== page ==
PHILADELPHIA — When the Ravens were preparing for their third preseason game last year, their top two healthy cornerbacks were Chykie Brown and Dominique Franks, two players who were eventually cut in November as part of a secondary shake-up. Behind Brown and Franks was a group of mostly undrafted free agents who didn't stick on the regular-season roster.
As the Ravens get ready to face the Philadelphia Eagles tonight at Lincoln Financial Field in their second preseason contest, their cornerback situation is far less concerning than it was a year ago. Even with Lardarius Webb again sidelined with an injury, the team has a healthy Jimmy Smith, along with a mix of battle-tested veterans and young, unheralded corners who are finally getting an opportunity.
But what remains unclear — and tonight's game against the Eagles' quick-strike offense might provide some clarity — is whether the Ravens have improved enough at the position. Training camp practices and this week's joint workouts with the Eagles have brought mostly uneven play from the cornerback group, which will be tested much more in the days ahead.
"I feel good about our cornerbacks," coach John Harbaugh said. "They're getting better every single day. They're competing, getting in people's face. They're playing press [coverage]. They're playing off [coverage]. They're playing aggressively, and that's what we want them to try to do, and they're doing it."
Last season, a wave of injures at cornerback prompted the Ravens to sign street free agents — remember Derek Cox? — scour the waiver wire or opposing practice squads, and use safeties such as Matt Elam and Anthony Levine in coverage. The Ravens' patchwork group held things together until it was picked apart by New England Patriots quarterback Tom Brady in an AFC divisional round playoff loss.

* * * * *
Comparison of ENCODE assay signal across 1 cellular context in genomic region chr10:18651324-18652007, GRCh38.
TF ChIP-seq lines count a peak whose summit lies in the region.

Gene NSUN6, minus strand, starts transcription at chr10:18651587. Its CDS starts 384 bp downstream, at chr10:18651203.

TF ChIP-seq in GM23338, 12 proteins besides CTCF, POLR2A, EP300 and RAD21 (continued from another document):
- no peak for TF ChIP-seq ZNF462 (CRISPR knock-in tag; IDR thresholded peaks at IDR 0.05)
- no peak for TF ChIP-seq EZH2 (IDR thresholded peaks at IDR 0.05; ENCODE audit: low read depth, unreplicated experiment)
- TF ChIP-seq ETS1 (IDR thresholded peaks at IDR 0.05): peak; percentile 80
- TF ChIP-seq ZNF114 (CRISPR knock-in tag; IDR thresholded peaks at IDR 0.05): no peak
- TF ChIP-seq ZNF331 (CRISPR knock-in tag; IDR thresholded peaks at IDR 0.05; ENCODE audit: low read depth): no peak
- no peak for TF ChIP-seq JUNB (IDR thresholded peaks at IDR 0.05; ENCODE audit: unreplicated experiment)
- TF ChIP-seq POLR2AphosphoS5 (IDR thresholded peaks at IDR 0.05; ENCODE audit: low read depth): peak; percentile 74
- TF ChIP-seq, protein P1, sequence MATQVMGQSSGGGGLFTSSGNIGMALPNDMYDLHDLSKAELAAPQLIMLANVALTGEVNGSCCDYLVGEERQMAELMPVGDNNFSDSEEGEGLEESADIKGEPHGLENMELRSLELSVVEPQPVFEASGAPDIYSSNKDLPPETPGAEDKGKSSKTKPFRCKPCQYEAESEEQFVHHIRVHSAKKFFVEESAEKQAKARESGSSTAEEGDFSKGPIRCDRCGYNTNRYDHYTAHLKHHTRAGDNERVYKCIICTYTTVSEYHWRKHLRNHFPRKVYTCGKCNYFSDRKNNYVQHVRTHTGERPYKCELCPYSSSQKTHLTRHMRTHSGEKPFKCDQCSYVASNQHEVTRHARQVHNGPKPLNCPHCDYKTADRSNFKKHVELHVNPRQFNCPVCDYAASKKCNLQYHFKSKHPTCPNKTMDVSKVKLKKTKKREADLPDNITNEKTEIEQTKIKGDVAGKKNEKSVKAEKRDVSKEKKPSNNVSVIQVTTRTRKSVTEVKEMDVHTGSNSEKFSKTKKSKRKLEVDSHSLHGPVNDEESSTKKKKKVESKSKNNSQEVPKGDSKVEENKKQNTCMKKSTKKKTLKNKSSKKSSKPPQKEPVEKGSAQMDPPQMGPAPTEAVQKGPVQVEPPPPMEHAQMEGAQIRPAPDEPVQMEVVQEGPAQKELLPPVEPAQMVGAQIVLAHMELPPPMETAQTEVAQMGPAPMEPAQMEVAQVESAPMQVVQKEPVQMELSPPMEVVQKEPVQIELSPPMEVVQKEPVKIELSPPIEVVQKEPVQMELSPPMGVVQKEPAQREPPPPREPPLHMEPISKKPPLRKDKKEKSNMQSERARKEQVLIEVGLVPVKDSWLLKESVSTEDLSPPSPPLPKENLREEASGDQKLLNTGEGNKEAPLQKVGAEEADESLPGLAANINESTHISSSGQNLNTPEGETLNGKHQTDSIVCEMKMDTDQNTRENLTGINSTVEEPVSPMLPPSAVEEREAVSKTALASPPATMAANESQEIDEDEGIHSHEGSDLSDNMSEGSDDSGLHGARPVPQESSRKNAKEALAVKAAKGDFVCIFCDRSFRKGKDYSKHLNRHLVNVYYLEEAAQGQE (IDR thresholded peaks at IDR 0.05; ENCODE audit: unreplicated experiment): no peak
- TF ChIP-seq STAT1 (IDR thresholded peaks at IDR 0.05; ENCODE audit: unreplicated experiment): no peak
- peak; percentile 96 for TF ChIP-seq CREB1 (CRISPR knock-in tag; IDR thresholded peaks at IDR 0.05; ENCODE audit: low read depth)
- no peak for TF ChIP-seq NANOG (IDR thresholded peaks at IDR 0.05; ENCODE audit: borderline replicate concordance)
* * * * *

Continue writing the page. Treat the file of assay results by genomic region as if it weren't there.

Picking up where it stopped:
Not wanting that to happen again, Ravens general manager Ozzie Newsome signed veteran free-agent corners Kyle Arrington and Cassius Vaughn, who have made 79 career starts between them, and drafted Tray Walker in the fourth round. Newsome also signed Smith, who missed eight games last year with a foot injury, to a contract extension and restructured Webb's contract to make sure he'd still be around.
"A lot of these guys that we've got have a lot of experience, and [the coaches] are giving the young guys that we have some game experience," Smith said. "In that regard, we're probably a little further ahead than we were last year."
Some of the other Ravens cornerbacks painted a much more optimistic picture than Smith.
"We have 10 guys that can and should play in the NFL — at least that's the way we see it in our [position] room and in the organization," said Asa Jackson, who started six games last year but was inactive for 11 of the team's final 13 contests, including playoffs, because of toe and knee injuries. "That's really rare to find that kind of talent."
Rashaan Melvin took it even further, saying: "We have guys that have a lot of ability and talent, and guys who are playing with a lot of confidence. That's what you need as a secondary. I'm very confident that we will become the best secondary in the league."